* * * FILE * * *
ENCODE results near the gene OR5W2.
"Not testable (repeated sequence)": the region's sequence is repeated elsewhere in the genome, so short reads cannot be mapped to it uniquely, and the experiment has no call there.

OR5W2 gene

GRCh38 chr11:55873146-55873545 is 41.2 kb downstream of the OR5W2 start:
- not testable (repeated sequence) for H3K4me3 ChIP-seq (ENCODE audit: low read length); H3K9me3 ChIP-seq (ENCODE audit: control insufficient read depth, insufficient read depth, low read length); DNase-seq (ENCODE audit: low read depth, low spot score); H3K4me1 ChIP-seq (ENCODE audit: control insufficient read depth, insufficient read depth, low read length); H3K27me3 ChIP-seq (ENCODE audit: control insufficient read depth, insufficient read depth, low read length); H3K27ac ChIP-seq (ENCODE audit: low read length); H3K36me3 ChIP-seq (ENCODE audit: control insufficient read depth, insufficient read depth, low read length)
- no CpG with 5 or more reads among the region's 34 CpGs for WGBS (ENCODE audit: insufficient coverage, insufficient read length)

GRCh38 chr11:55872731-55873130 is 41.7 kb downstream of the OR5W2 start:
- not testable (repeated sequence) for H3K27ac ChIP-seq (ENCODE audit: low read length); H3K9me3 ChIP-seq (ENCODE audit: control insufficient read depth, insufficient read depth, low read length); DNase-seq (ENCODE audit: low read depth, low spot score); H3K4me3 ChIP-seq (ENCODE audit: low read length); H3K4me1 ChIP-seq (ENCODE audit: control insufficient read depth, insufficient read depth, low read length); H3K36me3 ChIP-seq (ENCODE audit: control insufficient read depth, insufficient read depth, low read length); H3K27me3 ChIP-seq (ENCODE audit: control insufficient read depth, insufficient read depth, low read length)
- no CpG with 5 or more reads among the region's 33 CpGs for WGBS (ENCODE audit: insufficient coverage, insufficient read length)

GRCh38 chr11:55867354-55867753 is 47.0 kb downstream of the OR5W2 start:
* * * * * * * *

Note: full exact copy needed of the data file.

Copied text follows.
ENCODE results near the gene OR5W2.
"Not testable (repeated sequence)": the region's sequence is repeated elsewhere in the genome, so short reads cannot be mapped to it uniquely, and the experiment has no call there.

OR5W2 gene

GRCh38 chr11:55873146-55873545 is 41.2 kb downstream of the OR5W2 start:
- not testable (repeated sequence) for H3K4me3 ChIP-seq (ENCODE audit: low read length); H3K9me3 ChIP-seq (ENCODE audit: control insufficient read depth, insufficient read depth, low read length); DNase-seq (ENCODE audit: low read depth, low spot score); H3K4me1 ChIP-seq (ENCODE audit: control insufficient read depth, insufficient read depth, low read length); H3K27me3 ChIP-seq (ENCODE audit: control insufficient read depth, insufficient read depth, low read length); H3K27ac ChIP-seq (ENCODE audit: low read length); H3K36me3 ChIP-seq (ENCODE audit: control insufficient read depth, insufficient read depth, low read length)
- no CpG with 5 or more reads among the region's 34 CpGs for WGBS (ENCODE audit: insufficient coverage, insufficient read length)

GRCh38 chr11:55872731-55873130 is 41.7 kb downstream of the OR5W2 start:
- not testable (repeated sequence) for H3K27ac ChIP-seq (ENCODE audit: low read length); H3K9me3 ChIP-seq (ENCODE audit: control insufficient read depth, insufficient read depth, low read length); DNase-seq (ENCODE audit: low read depth, low spot score); H3K4me3 ChIP-seq (ENCODE audit: low read length); H3K4me1 ChIP-seq (ENCODE audit: control insufficient read depth, insufficient read depth, low read length); H3K36me3 ChIP-seq (ENCODE audit: control insufficient read depth, insufficient read depth, low read length); H3K27me3 ChIP-seq (ENCODE audit: control insufficient read depth, insufficient read depth, low read length)
- no CpG with 5 or more reads among the region's 33 CpGs for WGBS (ENCODE audit: insufficient coverage, insufficient read length)

GRCh38 chr11:55867354-55867753 is 47.0 kb downstream of the OR5W2 start: